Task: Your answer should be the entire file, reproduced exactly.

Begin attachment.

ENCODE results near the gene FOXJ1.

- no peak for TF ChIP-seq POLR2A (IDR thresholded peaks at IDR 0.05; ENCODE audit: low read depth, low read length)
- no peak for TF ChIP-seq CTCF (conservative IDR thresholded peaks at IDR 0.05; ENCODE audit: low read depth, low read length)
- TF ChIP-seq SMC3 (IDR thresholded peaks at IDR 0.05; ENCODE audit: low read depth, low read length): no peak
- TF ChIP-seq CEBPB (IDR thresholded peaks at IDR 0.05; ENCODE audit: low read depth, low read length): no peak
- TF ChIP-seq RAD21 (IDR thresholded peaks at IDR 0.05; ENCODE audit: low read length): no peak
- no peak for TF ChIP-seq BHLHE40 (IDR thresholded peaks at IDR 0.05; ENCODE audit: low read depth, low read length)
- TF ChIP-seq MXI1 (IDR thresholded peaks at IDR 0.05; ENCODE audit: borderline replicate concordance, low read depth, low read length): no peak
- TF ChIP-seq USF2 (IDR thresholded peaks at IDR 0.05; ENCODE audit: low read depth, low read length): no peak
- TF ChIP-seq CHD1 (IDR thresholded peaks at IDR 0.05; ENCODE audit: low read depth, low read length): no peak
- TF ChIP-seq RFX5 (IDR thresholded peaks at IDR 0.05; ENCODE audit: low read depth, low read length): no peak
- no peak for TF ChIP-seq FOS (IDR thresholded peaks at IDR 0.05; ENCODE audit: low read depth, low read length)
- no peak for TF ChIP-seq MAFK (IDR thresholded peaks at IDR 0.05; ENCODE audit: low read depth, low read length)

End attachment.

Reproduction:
ENCODE results near the gene FOXJ1.

- no peak for TF ChIP-seq POLR2A (IDR thresholded peaks at IDR 0.05; ENCODE audit: low read depth, low read length)
- no peak for TF ChIP-seq CTCF (conservative IDR thresholded peaks at IDR 0.05; ENCODE audit: low read depth, low read length)
- TF ChIP-seq SMC3 (IDR thresholded peaks at IDR 0.05; ENCODE audit: low read depth, low read length): no peak
- TF ChIP-seq CEBPB (IDR thresholded peaks at IDR 0.05; ENCODE audit: low read depth, low read length): no peak
- TF ChIP-seq RAD21 (IDR thresholded peaks at IDR 0.05; ENCODE audit: low read length): no peak
- no peak for TF ChIP-seq BHLHE40 (IDR thresholded peaks at IDR 0.05; ENCODE audit: low read depth, low read length)
- TF ChIP-seq MXI1 (IDR thresholded peaks at IDR 0.05; ENCODE audit: borderline replicate concordance, low read depth, low read length): no peak
- TF ChIP-seq USF2 (IDR thresholded peaks at IDR 0.05; ENCODE audit: low read depth, low read length): no peak
- TF ChIP-seq CHD1 (IDR thresholded peaks at IDR 0.05; ENCODE audit: low read depth, low read length): no peak
- TF ChIP-seq RFX5 (IDR thresholded peaks at IDR 0.05; ENCODE audit: low read depth, low read length): no peak
- no peak for TF ChIP-seq FOS (IDR thresholded peaks at IDR 0.05; ENCODE audit: low read depth, low read length)
- no peak for TF ChIP-seq MAFK (IDR thresholded peaks at IDR 0.05; ENCODE audit: low read depth, low read length)